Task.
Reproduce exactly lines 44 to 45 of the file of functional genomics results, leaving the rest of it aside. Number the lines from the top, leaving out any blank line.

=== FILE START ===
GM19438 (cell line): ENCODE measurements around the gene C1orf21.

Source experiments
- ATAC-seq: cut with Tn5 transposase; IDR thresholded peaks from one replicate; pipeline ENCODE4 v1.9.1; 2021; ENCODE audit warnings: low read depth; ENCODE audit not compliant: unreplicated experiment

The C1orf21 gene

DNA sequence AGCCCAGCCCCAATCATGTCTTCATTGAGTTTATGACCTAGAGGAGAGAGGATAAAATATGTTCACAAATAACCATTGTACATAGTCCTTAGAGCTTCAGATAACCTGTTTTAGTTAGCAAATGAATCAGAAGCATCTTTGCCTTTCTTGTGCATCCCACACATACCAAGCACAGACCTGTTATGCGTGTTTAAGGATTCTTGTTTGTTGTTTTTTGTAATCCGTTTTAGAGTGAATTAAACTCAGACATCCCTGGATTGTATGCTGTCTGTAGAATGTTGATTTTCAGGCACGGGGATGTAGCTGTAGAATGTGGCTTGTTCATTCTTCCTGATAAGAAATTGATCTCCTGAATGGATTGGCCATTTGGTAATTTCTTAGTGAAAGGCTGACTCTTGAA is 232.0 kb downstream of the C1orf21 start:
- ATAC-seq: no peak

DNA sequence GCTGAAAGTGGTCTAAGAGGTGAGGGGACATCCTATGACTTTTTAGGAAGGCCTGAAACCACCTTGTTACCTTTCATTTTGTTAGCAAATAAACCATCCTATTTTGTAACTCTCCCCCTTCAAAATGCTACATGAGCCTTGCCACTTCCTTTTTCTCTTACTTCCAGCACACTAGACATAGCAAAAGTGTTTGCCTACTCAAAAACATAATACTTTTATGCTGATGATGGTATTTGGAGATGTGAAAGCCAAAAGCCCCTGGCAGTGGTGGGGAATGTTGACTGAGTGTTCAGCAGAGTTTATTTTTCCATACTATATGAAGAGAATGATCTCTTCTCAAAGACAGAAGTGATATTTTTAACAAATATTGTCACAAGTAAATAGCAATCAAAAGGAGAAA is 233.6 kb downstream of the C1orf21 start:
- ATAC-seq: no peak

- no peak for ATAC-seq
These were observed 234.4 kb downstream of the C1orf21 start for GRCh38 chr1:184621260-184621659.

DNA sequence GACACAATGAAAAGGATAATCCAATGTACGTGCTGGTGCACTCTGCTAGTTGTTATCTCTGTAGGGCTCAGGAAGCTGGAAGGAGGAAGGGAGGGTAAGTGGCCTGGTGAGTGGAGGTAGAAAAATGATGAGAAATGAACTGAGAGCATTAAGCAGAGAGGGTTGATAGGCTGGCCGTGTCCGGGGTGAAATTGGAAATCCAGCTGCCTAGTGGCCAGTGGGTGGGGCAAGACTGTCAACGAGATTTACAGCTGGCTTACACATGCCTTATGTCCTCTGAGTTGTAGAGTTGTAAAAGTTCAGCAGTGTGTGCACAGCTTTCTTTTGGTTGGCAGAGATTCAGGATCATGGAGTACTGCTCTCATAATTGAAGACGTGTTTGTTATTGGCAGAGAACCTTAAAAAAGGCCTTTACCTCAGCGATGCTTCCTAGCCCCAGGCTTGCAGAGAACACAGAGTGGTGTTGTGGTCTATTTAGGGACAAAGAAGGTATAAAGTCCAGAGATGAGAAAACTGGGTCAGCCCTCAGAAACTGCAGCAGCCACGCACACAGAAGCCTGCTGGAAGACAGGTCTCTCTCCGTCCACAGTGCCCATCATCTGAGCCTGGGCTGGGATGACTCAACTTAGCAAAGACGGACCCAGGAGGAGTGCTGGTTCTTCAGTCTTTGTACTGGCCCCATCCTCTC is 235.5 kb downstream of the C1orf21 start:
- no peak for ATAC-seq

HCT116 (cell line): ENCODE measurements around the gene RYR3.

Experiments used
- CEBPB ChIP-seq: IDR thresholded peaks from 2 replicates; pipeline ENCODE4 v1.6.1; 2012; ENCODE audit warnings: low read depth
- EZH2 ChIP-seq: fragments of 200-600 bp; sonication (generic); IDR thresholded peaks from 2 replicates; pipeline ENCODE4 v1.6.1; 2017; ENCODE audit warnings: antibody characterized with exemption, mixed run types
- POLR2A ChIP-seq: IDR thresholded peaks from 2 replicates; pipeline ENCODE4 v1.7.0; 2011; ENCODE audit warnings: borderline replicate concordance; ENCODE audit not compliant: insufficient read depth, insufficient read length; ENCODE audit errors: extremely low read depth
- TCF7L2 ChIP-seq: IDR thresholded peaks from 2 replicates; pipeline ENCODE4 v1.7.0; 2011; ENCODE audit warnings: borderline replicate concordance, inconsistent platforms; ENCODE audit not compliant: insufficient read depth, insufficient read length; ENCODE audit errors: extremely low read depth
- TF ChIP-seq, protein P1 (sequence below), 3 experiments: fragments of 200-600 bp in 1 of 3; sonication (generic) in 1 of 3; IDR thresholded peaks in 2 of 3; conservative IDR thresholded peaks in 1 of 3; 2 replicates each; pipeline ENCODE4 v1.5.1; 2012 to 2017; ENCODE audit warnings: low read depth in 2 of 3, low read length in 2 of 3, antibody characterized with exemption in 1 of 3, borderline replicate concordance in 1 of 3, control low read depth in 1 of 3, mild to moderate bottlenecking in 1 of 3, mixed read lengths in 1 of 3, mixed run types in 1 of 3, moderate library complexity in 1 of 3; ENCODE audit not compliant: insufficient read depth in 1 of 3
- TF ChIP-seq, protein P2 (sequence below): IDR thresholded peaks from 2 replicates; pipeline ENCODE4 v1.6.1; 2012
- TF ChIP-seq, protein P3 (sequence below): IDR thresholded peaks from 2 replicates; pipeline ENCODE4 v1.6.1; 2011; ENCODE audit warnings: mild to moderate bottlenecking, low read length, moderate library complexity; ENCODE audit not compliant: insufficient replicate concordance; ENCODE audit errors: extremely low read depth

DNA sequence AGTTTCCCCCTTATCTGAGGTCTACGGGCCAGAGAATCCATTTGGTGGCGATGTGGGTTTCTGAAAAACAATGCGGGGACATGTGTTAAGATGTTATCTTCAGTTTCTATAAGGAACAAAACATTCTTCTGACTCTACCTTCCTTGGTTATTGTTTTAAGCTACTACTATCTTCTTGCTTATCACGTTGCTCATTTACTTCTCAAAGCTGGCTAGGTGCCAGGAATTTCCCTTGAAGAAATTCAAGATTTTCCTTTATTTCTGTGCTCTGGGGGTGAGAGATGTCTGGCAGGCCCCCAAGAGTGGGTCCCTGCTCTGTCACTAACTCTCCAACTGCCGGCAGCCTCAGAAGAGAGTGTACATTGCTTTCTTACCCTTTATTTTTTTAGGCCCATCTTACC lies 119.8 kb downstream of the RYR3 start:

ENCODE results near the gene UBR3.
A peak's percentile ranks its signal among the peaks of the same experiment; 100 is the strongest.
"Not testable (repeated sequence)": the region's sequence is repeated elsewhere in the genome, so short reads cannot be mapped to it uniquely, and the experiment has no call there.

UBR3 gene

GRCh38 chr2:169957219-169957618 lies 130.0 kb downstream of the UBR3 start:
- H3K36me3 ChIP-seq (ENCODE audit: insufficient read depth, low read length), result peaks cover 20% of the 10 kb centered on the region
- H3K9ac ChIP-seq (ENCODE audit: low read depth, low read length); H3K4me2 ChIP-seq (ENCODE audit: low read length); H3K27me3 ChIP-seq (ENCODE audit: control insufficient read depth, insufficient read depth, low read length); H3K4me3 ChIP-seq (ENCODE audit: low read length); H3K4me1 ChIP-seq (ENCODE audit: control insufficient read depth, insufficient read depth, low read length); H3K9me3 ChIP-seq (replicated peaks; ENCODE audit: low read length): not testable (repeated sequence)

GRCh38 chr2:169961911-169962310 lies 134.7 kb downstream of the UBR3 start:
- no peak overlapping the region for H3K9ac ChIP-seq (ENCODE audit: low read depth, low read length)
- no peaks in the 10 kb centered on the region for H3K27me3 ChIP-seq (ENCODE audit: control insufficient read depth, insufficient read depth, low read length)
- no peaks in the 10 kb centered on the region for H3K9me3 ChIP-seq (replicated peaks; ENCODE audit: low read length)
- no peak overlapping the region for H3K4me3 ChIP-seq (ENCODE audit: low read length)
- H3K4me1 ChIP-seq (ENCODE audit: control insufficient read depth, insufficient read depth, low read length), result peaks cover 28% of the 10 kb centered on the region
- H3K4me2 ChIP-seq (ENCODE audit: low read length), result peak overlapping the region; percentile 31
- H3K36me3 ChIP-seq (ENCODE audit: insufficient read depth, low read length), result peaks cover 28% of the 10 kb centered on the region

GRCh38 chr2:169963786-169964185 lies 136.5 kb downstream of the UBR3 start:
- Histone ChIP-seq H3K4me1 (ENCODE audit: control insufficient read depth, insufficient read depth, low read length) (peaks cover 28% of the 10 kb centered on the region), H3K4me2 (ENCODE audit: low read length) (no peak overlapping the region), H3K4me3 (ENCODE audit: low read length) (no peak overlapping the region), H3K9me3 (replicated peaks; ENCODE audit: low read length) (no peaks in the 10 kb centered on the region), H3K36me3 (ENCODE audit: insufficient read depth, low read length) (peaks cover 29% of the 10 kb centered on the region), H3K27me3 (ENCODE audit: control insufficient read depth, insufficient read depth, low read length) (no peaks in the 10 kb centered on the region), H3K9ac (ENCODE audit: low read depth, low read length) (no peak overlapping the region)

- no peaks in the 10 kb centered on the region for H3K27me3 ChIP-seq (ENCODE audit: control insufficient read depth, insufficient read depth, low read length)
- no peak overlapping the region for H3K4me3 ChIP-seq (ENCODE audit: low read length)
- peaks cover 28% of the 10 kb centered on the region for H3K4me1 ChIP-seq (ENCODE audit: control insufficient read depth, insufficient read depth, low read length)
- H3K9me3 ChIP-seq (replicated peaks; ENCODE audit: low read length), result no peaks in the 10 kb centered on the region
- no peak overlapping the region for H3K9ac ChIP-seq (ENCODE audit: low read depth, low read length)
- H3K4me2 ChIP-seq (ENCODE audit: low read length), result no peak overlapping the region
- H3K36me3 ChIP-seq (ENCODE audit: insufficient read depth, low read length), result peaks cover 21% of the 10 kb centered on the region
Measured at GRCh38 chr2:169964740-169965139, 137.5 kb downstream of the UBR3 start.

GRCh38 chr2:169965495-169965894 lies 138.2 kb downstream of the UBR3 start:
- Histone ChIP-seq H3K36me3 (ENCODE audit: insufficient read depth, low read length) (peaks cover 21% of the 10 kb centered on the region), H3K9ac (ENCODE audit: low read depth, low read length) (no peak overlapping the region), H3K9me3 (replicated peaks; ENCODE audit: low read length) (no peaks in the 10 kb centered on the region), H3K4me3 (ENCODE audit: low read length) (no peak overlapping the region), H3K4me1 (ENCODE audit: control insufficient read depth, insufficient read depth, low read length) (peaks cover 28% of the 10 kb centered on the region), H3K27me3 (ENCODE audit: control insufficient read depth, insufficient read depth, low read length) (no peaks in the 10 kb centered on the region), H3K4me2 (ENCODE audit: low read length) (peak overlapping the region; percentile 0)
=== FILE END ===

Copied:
- no peak overlapping the region for H3K9ac ChIP-seq (ENCODE audit: low read depth, low read length)
- H3K4me2 ChIP-seq (ENCODE audit: low read length), result no peak overlapping the region